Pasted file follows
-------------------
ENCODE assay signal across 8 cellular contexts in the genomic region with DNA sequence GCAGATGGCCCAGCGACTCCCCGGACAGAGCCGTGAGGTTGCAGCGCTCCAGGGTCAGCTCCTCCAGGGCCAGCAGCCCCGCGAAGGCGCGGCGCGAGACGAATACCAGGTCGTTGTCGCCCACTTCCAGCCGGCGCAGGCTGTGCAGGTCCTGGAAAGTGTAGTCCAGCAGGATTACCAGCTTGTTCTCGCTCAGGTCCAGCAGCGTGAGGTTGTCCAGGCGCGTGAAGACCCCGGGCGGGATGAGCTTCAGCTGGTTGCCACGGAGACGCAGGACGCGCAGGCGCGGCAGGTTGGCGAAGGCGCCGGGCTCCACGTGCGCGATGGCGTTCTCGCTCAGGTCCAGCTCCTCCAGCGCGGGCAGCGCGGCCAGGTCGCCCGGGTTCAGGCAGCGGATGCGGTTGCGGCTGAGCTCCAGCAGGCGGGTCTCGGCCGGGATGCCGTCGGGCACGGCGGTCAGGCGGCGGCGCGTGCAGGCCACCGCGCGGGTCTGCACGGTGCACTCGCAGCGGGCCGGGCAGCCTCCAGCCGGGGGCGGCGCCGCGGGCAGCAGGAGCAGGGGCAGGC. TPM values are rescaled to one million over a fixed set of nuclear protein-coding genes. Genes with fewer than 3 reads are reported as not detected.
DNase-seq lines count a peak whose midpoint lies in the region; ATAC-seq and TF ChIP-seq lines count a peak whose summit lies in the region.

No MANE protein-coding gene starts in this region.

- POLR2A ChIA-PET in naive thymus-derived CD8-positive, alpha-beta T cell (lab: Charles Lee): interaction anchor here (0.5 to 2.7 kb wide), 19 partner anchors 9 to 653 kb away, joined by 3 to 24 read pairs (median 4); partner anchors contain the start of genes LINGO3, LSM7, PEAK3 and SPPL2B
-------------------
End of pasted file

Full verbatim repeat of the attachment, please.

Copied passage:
ENCODE assay signal across 8 cellular contexts in the genomic region with DNA sequence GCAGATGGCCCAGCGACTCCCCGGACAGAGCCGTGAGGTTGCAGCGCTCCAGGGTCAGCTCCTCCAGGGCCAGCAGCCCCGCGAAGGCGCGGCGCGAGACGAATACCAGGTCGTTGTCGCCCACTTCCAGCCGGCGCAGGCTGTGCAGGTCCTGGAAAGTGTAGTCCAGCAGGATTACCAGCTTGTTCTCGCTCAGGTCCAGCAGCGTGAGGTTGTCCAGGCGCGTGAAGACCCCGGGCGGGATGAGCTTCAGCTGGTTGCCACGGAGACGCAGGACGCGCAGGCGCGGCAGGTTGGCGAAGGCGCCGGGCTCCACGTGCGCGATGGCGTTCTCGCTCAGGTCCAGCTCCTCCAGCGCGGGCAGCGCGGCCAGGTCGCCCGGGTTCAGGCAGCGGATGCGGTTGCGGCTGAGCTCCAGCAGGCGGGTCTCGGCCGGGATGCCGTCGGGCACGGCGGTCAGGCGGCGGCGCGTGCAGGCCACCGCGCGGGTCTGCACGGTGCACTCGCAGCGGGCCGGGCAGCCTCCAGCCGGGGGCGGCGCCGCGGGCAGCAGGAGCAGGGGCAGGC. TPM values are rescaled to one million over a fixed set of nuclear protein-coding genes. Genes with fewer than 3 reads are reported as not detected.
DNase-seq lines count a peak whose midpoint lies in the region; ATAC-seq and TF ChIP-seq lines count a peak whose summit lies in the region.

No MANE protein-coding gene starts in this region.

- POLR2A ChIA-PET in naive thymus-derived CD8-positive, alpha-beta T cell (lab: Charles Lee): interaction anchor here (0.5 to 2.7 kb wide), 19 partner anchors 9 to 653 kb away, joined by 3 to 24 read pairs (median 4); partner anchors contain the start of genes LINGO3, LSM7, PEAK3 and SPPL2B